[Advaita-l] About the term in 'Ishwara' in Advaita - a brief note

V Subrahmanian v.subrahmanian at gmail.com
Sat Apr 7 13:58:37 CDT 2012

On Sat, Apr 7, 2012 at 6:32 PM, Rajaram Venkataramani <rajaramvenk at gmail.com
> wrote:

> I did not display any "ingenuity" in "explaining away" the Kenopanishad
> bhashya. Sankara points to these vidhis and  Kadalangudi Natesa Sastrigal
> explains this in 1933 and kudos to him for looking ahead that this would be
> useful 70 - 80 years later. Due to such great personalities, who worked
> hard to protect the teachings of Sankara amidst financial difficulties, we
> have the parama artha and ananda available to us. Otherwise, we will all
> come to the conclusion that God is unreal according to Advaita
> reinterpreting Sankara or Madhusudana.

Dear Rajaram,

It is a great and pleasant coincidence that the verse from the
'svArAjyasiddhi' that I quoted in my last post (naiva mAyI na vishvam =
there is neither Ishwara nor the world) is taken from the book published in
1927 by Sri Kadalangudi Natesa SastrigaL, with a foreword by himself.  I
shall quote just a portion that is relevant from that foreword by Sri
Natesa SastrigaL:

तत्र आद्ये अध्यारोपप्रकरणे वियदादिलक्षणस्य अवस्थात्रयलक्षणस्य च प्रपञ्चस्य
शुद्धे अध्यारोपो वर्णितः । तत्प्रसङ्गेन तत्त्वंपदार्थभूतौ
जीवेश्वरावाश्रित्य .....प्रतिपादिताः ।

[There are three sections in this book 'svArAjyasiddhi'.  In the first
section called 'adhyAropaprakaraNa' it is explained how the entire world of
elements and elementals and the triad of states are superimposed in the
shuddha brahman.  In that context the subject matter of the mahavakya
namely the jiva (tvam) and the Ishwara (tat) are also elaborately

(my comment: here, the world of elements/elementals is signified by Ishwara
and the triad of states by the jiva.)

Sastrigal continues:

द्वितीये त्वपवादप्रकरणे अध्यारोपितस्य च प्रपञ्चस्य सप्रमाणं सयुक्तिकं
सविस्तरञ्चापवादं प्रतिपाद्य तादृशं शुद्धमेव परं ब्रह्म वेदान्ताः
तदन्तर्गतमहावाक्यानि च प्रतिपादयन्तीति प्रतिपादनाय चतुर्णां
महावाक्यानामर्थः सविस्तरपरीक्षणेन बहुधा निरूपितः ।

[ In the second section called 'apavAda prakaraNa' the negation of the
(earlier mentioned) entire prapancha is elaborately presented with the
support of pramANas and reasoning *and it is finally shown that such a
shuddha para brahman alone the Upanishads and the mahavakyas contained
therein establish*.  To this end this section discusses in detail the four

So, contrary to your conclusion Sri Kadalangudi SastrigaL has written with
his own hand here that 'the shuddha param brahman alone is the ultimate
reality according to the upanishads.'  One can compare this with what he
has said in the earlier quoted portion: jiva and Ishwara are the ones that
are 'superimposed' in shuddha brahman, as the world.  Now, in the negation,
this jiva and Ishwara are 'distilled' and shown to be none other than the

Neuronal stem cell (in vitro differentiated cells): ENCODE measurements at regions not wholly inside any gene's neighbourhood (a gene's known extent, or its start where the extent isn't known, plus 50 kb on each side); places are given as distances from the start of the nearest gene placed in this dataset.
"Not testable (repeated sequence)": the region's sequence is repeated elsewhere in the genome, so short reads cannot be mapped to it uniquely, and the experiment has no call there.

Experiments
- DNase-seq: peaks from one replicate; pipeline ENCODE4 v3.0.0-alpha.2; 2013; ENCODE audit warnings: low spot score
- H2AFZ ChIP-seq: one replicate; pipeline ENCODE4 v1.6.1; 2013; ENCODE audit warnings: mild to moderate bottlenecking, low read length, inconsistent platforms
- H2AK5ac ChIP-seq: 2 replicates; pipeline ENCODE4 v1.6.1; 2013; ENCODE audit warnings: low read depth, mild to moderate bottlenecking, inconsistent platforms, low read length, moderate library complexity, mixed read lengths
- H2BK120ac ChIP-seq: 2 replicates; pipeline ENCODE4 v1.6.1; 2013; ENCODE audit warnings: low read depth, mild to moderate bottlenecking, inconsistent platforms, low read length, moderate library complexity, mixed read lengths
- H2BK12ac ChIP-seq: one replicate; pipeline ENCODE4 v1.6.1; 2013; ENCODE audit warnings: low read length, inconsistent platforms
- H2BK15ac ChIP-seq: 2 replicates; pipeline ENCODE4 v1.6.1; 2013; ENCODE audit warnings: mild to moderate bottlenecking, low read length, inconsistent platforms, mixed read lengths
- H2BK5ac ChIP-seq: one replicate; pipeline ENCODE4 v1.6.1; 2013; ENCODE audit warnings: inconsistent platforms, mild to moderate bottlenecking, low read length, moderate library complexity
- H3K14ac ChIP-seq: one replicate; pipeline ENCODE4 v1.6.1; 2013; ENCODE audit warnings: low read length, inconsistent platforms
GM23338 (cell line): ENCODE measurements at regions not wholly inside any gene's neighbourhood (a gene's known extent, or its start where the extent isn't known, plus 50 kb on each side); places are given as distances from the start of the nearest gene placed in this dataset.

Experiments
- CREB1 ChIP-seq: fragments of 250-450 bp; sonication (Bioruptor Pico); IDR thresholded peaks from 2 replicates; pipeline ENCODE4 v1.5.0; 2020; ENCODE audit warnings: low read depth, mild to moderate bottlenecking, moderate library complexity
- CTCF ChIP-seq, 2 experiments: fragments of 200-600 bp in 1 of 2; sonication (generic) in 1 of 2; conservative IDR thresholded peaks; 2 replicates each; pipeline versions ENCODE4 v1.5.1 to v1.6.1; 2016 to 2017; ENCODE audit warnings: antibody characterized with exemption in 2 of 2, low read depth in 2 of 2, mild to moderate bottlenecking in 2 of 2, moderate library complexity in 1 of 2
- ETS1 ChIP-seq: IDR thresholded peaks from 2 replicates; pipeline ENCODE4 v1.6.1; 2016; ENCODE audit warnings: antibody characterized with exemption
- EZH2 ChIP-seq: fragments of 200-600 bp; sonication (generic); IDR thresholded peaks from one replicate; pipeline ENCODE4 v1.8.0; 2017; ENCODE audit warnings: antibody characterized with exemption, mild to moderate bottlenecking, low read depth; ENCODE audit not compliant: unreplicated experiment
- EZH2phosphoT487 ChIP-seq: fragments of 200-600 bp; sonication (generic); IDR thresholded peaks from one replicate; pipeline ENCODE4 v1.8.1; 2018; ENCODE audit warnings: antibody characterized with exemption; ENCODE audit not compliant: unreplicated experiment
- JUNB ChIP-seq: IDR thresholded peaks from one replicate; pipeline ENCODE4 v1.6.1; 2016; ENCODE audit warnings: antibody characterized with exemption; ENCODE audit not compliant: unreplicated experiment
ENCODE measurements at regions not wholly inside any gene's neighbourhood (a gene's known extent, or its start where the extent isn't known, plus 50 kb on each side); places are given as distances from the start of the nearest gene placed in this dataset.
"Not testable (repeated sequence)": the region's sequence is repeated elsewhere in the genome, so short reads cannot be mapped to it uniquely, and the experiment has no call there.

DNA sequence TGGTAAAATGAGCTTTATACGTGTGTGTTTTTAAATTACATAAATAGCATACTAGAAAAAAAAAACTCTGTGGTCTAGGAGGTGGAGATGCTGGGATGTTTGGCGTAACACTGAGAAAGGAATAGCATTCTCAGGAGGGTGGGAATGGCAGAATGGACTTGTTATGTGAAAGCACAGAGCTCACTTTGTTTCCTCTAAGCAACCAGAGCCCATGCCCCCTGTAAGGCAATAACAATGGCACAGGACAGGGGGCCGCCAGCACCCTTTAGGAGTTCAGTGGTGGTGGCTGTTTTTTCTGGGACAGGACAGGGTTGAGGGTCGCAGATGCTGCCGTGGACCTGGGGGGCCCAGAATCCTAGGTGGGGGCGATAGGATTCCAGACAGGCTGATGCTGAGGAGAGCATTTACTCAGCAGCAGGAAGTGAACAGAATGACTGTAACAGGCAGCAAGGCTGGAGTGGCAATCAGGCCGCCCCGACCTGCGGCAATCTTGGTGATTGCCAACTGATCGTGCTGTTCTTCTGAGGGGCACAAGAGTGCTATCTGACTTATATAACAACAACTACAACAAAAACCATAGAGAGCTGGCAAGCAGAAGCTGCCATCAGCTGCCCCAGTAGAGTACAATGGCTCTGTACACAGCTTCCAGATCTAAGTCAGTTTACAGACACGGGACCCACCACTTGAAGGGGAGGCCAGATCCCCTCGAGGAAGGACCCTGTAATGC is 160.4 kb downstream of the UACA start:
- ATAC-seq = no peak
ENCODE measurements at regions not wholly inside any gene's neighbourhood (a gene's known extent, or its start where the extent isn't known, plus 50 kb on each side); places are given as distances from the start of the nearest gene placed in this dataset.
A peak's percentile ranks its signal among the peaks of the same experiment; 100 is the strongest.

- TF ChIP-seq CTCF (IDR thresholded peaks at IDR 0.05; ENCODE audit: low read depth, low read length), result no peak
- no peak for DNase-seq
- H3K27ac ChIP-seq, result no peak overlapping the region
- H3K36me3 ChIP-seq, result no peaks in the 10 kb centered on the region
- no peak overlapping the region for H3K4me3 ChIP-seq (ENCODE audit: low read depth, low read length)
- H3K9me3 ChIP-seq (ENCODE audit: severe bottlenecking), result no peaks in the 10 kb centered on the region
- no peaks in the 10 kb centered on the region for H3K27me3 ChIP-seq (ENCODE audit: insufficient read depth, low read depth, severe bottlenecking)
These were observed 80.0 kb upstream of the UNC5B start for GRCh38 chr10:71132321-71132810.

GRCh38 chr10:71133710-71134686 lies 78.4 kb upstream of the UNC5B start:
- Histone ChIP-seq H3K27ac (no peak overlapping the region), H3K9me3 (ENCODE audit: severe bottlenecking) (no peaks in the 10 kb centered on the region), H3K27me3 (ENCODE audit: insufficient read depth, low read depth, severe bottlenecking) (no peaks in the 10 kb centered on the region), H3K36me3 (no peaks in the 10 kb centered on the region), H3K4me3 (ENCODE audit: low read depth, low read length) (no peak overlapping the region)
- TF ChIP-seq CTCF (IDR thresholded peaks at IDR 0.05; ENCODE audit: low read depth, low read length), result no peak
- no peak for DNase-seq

shuddha brahman. Nowhere does the svaaraajyasiddhi or sri SastrigaL give
room for the idea that you have concluded that sri SastrigaL is espousing.
It is clear now that Sri SastrigaL is holding an entirely different view of
Ishwara in Advaita from that of yours.

> If you don't differentiate between Hiranyagarbha and Narayana
> (Parameshwara), then you have to say why Sankara does though both are
> referred to by the term Ishwara. Their lordship, omniscience and
> omnipotence are not the same though both have it. Hiranyagarbha is not the
> Self of all while Parameshwara is. In BG 9.5, Sankara explains for "mama
> atma" that the Lord is non-different from the Self. Madhusudana, in his
> enviable style and clarity, gives the example of Rahu's head. I don't know
> on what basis the learned scholars conclude that Ishwara is anatma.

You are again failing to understand that in the above case of the BG the
pure consciousness (nirupAdhika chaitanyam) is what is being spoken of and
not the saguNa brahman.  The differentiation between Hiranyagarbha and
Parameshwara is not the question here.  In the Kenopanishat bhashya
Shankara says:  उपाधिभेदविशिष्टम् *अनात्मा ईश्वरादि* उपासते and compare
this with what Shankara says in BSB 2.1.14:

*तदेवमविद्यात्मकोपाधिपरिच्छेदापेक्षमेवेश्वरस्येश्वरत्वं सर्वज्ञत्वं
सर्वशक्तित्वं च न परमार्थतो विद्यायापास्तसर्वोपाधिस्वरूप
आत्मनीशित्रीशितव्यसर्वज्ञत्वादिव्यवहार उपपद्यते   ।*

//Thus, only in the realm of the ignorance-created upAdhis are Ishwara's
Lordship, Omniscience and Omnipotence, and not in the pAramArthika realm
which implies that the ignorance-created upAdhis have been
negated/dispelled by True knowledge. //

So, there is no doubt at all that Shankara is talking about the saguNa
brahman, Ishwara, the jagatkAraNam, in both the Kena and Sutra bhashyas.
It is the criterion of 'upAdhi-endowedness' that is the key in deciding
whether it is anAtma / abrahman or not.  If there is upAdhi then it is
anAtma.  If there is no upAdhi, only then it is shuddha brahman.  If one
understands this fundamental idea of Advaita Vedanta, much
argumentation/disputation could be avoided.  There cannot be a more
explicit presentation of Advaita than the foregoing on the particular
aspect. Incidentally the svaaraajyasiddhi method presented here in
Sastrigal's words is the method of the Mandukya upanishad.

If you are still not convinced you may continue to discuss with others.
From my side this is the last one on this thread.


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